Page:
There are ten of us, two MA students who're taking the same course for some reason, and eight scared-looking baby doctoral students. In the classroom I'm sitting between an American guy who looks like Zinedine Zidane and who teaches theology and Arabic in Beirut (it's difficult to find a cooler combination if you asked me) and a high-ranking Baptist church leader from Philippines who flies around the world and trains pastors (and who likes to talk about it all the time. Never mind.). So there are people from all over the place - Africa, America, Europe, Asia. The principal of the Study Centre is a hilarious Scotsman who looks like Jeremy Clarkson. I'm the youngest (obviously). Out of ten students, it's eight men and two women. So nothing unexpected there.

I haven't seen much of Amsterdam yet but I'm hoping to explore the city some more on Saturday. But as much as I've seen during my morning and evening commute, it's everything one would expect - canals and bicycles everywhere. People are very nice (except when they're biking and you happen to get in their way). I've decided I'm not going to see Anne Frank's house this time around, I'd much rather went there off season when there aren't tourists around. But I am hoping to get together with M. and hang out with her for a while. I haven't seen her since she left Newbold.

I'm tired. So I'm off to watch The Great British Bake Off to give my poor brain a little break. Greetings from Dutch-land!


I think I've been cured of my melancholy. Well, for now, that is.

A day off contributed to it a lot. I called a friend on Wednesday morning to ask for advice about open air markets here in Tallinn as I had never been to one. She said she needed to visit one anyway and offered to take me with her. So we went to a big market which was a scary and wonderful place - it smelt awkwardly and there were the strangest people and so many things you would never find in a grocery store. And it sure wasn't a place which would meet the EU's health and safety standards. Most certainly not. Anyway, I returned from our adventure with a bag full of fresh veggies and fruits. Wonderful. And then I went on to make some jam - it was probably the first time I had ever made any jam myself. It was apricot jam and I put it into cute little jars so that I could give them to my friends as Christmas presents. A day well spent, I'd say.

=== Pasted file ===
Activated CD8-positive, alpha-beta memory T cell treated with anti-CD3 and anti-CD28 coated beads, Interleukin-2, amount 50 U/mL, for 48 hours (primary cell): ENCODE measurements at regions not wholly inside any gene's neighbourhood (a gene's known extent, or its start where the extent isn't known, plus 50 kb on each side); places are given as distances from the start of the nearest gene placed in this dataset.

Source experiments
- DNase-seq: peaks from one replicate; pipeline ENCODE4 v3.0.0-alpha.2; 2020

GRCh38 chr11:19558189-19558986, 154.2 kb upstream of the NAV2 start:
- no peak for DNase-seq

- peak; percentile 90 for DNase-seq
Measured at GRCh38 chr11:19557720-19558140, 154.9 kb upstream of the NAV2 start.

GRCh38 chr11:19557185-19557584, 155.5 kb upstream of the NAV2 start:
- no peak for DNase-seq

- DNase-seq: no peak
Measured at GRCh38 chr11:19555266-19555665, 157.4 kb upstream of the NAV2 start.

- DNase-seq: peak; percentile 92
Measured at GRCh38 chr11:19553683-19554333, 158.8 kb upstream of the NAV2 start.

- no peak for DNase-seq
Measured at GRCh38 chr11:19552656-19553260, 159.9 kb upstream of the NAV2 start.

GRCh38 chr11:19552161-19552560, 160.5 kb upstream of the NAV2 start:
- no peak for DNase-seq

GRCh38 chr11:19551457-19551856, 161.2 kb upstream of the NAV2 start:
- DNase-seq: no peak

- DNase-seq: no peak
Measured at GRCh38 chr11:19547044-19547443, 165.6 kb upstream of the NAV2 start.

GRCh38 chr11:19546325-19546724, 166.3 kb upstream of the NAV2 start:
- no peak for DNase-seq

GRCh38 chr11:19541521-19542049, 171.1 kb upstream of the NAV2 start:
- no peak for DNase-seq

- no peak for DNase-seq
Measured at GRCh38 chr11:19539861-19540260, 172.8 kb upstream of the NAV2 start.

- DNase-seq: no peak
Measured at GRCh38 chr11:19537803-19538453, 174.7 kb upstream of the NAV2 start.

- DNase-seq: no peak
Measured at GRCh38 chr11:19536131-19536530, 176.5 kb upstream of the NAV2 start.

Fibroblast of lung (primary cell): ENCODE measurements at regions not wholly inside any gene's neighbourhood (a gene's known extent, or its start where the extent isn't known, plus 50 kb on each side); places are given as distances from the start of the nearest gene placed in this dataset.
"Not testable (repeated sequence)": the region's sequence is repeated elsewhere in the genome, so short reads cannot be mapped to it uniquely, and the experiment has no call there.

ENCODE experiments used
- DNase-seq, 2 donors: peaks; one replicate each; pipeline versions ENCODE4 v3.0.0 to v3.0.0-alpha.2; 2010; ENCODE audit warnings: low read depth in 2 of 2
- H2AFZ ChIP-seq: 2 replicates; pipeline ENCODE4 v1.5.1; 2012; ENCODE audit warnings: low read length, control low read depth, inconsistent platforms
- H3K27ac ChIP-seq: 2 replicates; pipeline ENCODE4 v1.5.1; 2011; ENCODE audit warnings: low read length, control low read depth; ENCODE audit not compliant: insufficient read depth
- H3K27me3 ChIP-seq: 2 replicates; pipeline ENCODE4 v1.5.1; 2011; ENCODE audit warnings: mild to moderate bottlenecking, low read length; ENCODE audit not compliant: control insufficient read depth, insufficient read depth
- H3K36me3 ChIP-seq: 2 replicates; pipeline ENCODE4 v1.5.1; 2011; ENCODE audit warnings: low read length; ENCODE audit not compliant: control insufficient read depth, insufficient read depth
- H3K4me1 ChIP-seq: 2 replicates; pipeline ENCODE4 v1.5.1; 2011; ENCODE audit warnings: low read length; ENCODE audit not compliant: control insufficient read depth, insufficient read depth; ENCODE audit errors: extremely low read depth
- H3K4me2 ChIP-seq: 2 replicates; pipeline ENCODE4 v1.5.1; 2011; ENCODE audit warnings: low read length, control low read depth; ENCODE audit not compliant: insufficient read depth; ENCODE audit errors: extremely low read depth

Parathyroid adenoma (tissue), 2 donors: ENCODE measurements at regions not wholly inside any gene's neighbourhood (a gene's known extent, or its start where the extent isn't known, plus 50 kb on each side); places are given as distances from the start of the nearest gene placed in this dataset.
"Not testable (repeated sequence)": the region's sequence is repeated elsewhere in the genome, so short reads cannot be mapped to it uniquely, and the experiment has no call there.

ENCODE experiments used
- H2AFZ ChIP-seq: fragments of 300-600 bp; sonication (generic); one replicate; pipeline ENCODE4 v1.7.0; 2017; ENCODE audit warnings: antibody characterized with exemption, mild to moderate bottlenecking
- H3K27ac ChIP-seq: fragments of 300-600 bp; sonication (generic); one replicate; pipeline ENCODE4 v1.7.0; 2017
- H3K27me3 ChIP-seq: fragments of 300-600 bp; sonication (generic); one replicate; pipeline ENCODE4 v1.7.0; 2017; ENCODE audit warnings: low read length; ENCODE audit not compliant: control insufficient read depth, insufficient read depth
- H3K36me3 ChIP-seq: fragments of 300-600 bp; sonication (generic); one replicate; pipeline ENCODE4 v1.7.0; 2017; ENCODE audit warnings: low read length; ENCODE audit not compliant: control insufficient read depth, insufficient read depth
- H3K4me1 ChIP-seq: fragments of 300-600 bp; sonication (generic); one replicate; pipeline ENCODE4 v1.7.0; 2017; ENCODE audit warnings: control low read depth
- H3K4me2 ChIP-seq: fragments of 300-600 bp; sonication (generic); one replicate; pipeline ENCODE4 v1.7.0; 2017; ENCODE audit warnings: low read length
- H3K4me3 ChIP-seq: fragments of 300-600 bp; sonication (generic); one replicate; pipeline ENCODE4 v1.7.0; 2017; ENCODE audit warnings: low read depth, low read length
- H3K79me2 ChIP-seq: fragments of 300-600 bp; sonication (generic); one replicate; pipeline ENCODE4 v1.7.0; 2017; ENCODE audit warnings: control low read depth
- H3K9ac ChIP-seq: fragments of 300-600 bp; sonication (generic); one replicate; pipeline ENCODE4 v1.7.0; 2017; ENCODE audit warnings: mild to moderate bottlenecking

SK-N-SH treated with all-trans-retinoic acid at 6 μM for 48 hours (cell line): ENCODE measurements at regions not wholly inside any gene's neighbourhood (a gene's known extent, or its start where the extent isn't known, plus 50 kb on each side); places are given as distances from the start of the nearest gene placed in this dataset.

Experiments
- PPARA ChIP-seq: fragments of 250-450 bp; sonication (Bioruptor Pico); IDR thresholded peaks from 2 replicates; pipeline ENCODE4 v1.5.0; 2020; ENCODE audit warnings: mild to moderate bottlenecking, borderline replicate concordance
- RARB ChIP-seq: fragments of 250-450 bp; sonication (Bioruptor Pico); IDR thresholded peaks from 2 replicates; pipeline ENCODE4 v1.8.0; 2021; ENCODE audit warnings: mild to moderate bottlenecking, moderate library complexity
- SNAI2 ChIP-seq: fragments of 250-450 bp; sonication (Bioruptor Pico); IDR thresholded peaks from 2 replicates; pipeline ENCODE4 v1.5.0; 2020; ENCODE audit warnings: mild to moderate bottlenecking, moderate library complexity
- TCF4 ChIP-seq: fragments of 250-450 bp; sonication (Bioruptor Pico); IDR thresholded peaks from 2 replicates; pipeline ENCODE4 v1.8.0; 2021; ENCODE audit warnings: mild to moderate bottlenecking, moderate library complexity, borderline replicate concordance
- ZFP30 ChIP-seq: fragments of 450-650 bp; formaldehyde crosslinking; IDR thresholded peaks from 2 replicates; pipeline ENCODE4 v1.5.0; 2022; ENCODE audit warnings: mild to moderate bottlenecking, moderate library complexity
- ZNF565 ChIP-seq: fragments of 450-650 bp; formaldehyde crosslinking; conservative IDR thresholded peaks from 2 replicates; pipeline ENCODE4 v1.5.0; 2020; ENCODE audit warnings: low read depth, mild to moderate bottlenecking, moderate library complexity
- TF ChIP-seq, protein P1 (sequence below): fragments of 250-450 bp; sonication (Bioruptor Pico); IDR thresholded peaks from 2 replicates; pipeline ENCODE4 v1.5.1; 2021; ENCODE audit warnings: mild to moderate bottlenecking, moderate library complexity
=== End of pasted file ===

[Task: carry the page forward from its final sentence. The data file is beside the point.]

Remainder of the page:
When I was done with jamming, I didn't have anything better to do than to go downstairs and bug my colleagues (it's a dangerous thing to live in the same house with your office - you might end up in there even on your day off). I. hasn't been to the office for ages so I'm hanging out with my Russian brothers now. R. (the Russian pastor) and A. (well, technically he works for the Estonian church but he's a Russian by nationality) were cleaning Russian church's office and I just sat there, commenting on everything and anything that appeared from their bottomless closet which hadn't been cleaned for at least ten years. I must have been very annoying. And then at one point one of them dragged a ragged box out of the closet and there was a wondrous old typing machine in there. I was thrilled! Then I sat rather quietly for a good half an hour and annoyed them only with typing noises. Now I have a plan - I totally need to write some old school letters on this beast of a machine. I know U. would appreciate one. If anyone else would like to receive a typed letter, let me know! The machine is safely in my office now.